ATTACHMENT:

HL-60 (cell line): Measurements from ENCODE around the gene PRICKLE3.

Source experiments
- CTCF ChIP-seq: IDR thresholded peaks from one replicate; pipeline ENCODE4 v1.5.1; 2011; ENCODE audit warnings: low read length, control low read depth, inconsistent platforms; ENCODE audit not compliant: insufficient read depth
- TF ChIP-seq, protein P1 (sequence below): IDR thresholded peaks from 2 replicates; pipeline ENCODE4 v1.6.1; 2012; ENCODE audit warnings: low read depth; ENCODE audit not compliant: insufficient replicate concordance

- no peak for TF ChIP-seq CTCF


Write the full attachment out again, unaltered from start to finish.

HL-60 (cell line): Measurements from ENCODE around the gene PRICKLE3.

Source experiments
- CTCF ChIP-seq: IDR thresholded peaks from one replicate; pipeline ENCODE4 v1.5.1; 2011; ENCODE audit warnings: low read length, control low read depth, inconsistent platforms; ENCODE audit not compliant: insufficient read depth
- TF ChIP-seq, protein P1 (sequence below): IDR thresholded peaks from 2 replicates; pipeline ENCODE4 v1.6.1; 2012; ENCODE audit warnings: low read depth; ENCODE audit not compliant: insufficient replicate concordance

- no peak for TF ChIP-seq CTCF